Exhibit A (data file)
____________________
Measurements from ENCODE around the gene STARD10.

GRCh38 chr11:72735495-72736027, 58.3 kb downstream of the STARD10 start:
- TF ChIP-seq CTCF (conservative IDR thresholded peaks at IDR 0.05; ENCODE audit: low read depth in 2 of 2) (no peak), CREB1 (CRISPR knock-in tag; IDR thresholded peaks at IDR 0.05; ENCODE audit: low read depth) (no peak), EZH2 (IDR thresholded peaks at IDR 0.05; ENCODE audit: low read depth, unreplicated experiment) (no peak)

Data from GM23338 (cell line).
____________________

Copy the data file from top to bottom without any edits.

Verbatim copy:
Measurements from ENCODE around the gene STARD10.

GRCh38 chr11:72735495-72736027, 58.3 kb downstream of the STARD10 start:
- TF ChIP-seq CTCF (conservative IDR thresholded peaks at IDR 0.05; ENCODE audit: low read depth in 2 of 2) (no peak), CREB1 (CRISPR knock-in tag; IDR thresholded peaks at IDR 0.05; ENCODE audit: low read depth) (no peak), EZH2 (IDR thresholded peaks at IDR 0.05; ENCODE audit: low read depth, unreplicated experiment) (no peak)

Data from GM23338 (cell line).